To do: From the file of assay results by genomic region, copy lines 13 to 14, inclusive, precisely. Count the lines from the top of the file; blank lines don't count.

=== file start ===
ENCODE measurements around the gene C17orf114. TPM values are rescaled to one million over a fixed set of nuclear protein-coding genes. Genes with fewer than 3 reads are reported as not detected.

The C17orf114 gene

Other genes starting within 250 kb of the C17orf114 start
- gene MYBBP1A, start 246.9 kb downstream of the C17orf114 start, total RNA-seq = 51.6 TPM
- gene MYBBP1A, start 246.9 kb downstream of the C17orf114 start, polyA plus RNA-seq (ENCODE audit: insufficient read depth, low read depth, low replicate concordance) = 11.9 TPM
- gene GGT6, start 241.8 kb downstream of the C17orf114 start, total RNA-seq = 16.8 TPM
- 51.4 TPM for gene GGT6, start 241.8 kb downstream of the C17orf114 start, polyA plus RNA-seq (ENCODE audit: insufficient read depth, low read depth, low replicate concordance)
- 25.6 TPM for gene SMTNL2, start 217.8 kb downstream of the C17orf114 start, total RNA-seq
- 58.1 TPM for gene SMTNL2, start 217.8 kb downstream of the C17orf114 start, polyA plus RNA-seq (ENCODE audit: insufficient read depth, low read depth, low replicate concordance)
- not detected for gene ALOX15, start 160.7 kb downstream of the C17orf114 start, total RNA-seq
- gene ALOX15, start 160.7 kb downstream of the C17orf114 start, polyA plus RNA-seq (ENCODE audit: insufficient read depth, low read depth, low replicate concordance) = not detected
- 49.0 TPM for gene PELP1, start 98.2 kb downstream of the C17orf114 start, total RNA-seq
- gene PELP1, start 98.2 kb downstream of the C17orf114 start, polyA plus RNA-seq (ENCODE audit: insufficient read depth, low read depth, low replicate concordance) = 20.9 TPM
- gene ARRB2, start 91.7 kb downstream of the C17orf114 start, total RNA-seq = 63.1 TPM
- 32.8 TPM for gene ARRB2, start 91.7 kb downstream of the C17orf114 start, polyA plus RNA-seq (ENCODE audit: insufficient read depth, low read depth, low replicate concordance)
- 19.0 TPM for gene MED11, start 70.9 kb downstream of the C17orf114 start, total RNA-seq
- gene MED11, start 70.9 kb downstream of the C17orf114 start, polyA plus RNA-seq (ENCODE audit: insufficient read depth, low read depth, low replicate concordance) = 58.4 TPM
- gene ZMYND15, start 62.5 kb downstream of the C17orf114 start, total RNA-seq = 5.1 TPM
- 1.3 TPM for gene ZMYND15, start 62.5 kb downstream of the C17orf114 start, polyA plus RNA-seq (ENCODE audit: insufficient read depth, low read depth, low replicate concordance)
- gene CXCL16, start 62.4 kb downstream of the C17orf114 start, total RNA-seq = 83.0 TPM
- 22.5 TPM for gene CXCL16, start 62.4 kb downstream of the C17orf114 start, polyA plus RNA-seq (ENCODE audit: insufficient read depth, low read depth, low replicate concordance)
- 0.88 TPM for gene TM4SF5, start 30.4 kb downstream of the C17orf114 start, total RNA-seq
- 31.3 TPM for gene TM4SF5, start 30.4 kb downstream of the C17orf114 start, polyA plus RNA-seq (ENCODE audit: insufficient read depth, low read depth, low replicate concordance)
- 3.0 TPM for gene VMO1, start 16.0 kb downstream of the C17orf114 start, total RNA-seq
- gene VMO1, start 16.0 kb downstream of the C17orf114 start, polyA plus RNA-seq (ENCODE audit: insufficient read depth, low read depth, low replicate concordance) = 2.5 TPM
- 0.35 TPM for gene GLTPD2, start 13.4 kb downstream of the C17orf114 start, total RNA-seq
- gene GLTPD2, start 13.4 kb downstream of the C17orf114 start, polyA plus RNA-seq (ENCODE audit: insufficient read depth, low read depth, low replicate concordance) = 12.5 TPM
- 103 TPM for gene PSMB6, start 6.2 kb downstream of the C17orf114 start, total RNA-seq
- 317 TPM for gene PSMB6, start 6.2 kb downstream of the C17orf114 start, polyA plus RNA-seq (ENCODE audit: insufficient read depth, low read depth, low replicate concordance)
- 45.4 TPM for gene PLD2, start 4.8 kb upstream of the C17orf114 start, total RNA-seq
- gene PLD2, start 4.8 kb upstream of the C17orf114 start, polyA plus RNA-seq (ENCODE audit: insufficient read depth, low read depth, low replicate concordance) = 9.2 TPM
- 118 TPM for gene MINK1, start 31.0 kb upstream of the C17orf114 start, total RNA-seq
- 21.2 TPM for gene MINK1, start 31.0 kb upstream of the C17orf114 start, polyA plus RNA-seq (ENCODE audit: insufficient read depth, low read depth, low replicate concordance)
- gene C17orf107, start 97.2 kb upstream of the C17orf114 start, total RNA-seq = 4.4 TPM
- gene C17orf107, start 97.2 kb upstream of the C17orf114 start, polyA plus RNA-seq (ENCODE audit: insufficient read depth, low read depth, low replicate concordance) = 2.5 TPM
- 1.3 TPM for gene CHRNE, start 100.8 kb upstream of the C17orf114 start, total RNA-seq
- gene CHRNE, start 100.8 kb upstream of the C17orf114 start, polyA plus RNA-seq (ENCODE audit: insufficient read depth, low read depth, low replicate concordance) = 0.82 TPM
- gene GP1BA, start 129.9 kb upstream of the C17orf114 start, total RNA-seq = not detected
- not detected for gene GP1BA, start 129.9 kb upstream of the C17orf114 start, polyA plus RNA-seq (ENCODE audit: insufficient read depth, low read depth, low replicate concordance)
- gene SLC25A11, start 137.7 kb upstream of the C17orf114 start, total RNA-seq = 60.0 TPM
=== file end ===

- gene PELP1, start 98.2 kb downstream of the C17orf114 start, polyA plus RNA-seq (ENCODE audit: insufficient read depth, low read depth, low replicate concordance) = 20.9 TPM
- gene ARRB2, start 91.7 kb downstream of the C17orf114 start, total RNA-seq = 63.1 TPM